Browse Prior Art Database

Application Program Interfaces for Manipulating Domain Alias Definitions

IP.com Disclosure Number: IPCOM000105998D
Original Publication Date: 1993-Sep-01
Included in the Prior Art Database: 2005-Mar-20
Document File: 2 page(s) / 61K

Publishing Venue

IBM

Related People

Callaway, JR: AUTHOR [+3]

Abstract

Disclosed is a method for manipulating LAN Server alias definitions through a programmatic interface.

This text was extracted from an ASCII text file.
This is the abbreviated version, containing approximately 52% of the total text.

Application Program Interfaces for Manipulating Domain Alias Definitions

      Disclosed is a method for manipulating LAN Server alias
definitions through a programmatic interface.

     In IBM OS/2*LAN Server, an alias is a nickname for a specific
file, print, or serial device resource on a specific server.  After
an alias is defined, a network resource can be referred to by its
alias rather than as a server/resource pair.  The use of aliases
makes LAN Server a more usable product, since the naming of network
resources is greatly simplified.  Aliases are widely used throughout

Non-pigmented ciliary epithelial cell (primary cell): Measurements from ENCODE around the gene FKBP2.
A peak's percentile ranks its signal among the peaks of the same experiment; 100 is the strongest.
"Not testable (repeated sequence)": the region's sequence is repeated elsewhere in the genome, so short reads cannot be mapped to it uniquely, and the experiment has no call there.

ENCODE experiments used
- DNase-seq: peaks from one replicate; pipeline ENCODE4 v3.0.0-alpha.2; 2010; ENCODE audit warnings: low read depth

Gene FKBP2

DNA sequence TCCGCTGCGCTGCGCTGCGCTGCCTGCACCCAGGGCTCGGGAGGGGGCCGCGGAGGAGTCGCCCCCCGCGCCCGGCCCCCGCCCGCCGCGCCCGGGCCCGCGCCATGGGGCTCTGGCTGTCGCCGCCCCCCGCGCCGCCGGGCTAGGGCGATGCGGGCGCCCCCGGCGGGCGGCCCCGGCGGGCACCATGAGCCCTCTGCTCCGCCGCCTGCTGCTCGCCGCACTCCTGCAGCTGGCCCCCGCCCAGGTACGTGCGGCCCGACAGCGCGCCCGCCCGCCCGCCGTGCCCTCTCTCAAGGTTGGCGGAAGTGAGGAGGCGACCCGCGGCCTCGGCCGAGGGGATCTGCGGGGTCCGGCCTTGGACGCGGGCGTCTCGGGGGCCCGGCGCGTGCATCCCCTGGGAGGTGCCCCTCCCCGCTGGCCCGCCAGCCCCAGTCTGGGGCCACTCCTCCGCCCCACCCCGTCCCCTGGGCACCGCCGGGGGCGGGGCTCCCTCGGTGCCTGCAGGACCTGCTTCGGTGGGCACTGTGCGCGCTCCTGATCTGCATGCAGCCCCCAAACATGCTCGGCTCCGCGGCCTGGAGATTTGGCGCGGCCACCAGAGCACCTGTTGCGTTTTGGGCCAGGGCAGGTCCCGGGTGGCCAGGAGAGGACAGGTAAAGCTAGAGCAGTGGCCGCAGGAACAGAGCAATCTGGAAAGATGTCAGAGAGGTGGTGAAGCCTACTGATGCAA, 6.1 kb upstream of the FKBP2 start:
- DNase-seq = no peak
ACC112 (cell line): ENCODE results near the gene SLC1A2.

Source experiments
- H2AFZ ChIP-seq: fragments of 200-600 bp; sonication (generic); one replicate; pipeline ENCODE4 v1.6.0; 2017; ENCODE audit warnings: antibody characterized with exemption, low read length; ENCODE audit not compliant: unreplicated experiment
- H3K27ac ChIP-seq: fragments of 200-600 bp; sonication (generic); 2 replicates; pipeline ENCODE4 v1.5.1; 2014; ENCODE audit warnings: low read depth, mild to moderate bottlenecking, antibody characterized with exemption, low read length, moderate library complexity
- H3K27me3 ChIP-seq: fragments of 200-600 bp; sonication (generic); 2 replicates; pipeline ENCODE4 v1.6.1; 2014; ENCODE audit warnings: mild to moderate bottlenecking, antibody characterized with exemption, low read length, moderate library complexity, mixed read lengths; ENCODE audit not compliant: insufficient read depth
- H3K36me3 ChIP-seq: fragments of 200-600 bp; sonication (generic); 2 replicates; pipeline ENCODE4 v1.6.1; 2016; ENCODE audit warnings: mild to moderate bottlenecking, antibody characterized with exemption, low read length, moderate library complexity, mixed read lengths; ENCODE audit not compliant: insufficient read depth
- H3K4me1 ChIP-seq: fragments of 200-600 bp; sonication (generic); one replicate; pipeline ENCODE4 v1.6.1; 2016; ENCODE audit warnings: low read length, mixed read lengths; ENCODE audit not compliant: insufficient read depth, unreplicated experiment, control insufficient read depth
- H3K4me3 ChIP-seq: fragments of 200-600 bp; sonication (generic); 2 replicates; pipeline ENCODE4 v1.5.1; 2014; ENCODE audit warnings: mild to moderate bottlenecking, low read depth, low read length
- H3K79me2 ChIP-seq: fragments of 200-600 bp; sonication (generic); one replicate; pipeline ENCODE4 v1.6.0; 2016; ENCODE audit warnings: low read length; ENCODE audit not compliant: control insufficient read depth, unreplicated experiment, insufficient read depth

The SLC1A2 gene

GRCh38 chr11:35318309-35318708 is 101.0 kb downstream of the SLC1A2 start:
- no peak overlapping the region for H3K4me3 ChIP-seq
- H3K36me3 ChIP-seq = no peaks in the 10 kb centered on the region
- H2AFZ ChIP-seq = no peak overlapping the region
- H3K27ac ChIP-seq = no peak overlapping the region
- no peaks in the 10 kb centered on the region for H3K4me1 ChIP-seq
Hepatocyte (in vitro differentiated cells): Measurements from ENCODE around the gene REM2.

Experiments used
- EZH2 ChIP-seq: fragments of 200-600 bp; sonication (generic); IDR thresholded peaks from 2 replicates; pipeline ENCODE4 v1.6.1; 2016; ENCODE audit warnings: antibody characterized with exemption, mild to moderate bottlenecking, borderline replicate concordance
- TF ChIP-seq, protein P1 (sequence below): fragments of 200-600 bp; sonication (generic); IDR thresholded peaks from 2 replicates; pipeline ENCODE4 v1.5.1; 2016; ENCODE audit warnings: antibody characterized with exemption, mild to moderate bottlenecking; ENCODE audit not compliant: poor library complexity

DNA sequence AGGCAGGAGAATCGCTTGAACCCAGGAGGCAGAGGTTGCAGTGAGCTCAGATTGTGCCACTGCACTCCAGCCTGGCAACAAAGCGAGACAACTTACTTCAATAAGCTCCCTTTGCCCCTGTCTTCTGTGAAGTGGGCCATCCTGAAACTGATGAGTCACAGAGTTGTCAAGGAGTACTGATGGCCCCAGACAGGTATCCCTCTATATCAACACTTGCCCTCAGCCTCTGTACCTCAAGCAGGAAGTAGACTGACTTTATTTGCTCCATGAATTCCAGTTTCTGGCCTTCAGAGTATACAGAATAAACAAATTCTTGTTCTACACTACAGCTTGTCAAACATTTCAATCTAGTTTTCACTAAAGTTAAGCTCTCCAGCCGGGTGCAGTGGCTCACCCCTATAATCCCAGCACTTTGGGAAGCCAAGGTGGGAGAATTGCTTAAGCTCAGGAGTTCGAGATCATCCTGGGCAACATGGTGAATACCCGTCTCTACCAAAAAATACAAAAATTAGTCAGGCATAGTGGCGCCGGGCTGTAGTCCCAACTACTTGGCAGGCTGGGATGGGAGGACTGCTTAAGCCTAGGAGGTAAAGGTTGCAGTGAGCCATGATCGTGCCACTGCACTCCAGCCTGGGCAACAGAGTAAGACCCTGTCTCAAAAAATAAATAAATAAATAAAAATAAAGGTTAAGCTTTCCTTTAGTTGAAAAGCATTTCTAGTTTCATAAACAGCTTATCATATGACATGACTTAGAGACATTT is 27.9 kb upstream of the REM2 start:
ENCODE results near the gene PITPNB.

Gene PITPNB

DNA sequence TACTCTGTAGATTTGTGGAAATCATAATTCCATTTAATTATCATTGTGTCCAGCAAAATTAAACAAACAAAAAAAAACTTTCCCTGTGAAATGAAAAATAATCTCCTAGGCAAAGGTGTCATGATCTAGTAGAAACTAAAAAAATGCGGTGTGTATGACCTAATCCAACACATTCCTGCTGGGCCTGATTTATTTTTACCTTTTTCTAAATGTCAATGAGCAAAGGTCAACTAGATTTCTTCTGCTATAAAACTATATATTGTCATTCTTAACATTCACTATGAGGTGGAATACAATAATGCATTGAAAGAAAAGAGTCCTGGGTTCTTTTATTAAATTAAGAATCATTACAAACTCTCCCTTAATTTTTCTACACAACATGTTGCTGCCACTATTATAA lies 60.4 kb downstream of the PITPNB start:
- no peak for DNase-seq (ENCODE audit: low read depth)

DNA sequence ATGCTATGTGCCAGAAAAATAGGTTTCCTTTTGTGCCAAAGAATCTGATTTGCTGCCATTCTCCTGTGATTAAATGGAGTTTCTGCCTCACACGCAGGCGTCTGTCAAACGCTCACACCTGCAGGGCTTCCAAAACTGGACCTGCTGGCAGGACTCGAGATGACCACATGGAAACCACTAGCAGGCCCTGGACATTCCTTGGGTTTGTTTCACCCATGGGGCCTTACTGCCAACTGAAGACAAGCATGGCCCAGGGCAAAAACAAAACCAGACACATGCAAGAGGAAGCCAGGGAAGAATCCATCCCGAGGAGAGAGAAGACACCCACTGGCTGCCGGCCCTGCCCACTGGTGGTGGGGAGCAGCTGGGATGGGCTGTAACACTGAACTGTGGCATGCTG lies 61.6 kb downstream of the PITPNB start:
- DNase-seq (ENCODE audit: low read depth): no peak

the product.

     Alias definitions are stored in database files that reside on
the domain controller.  Alias information can be manipulated by using
the LAN Server full-screen interface or by using the NET ALIAS
command from the command line interface.  The functionality of the
full-screen interface and the command line interface differ with
respect to aliases.  For example, external aliases can be created
only from the full-screen interface.  An external alias definition
describes a resource that resides on a server outside the user's
logon domain.

     The full-screen interface forces the user to deal with an alias
based on its type:  file, print, serial device, or external.  This is
sensible for some operations; for example, to add a file alias it is
helpful to be provided with a template of file alias-specific
attributes for which information is to be input.  However, this
approach is unnecessarily restrictive in other respects.  When
enumerating aliases, one might want to view a list of all...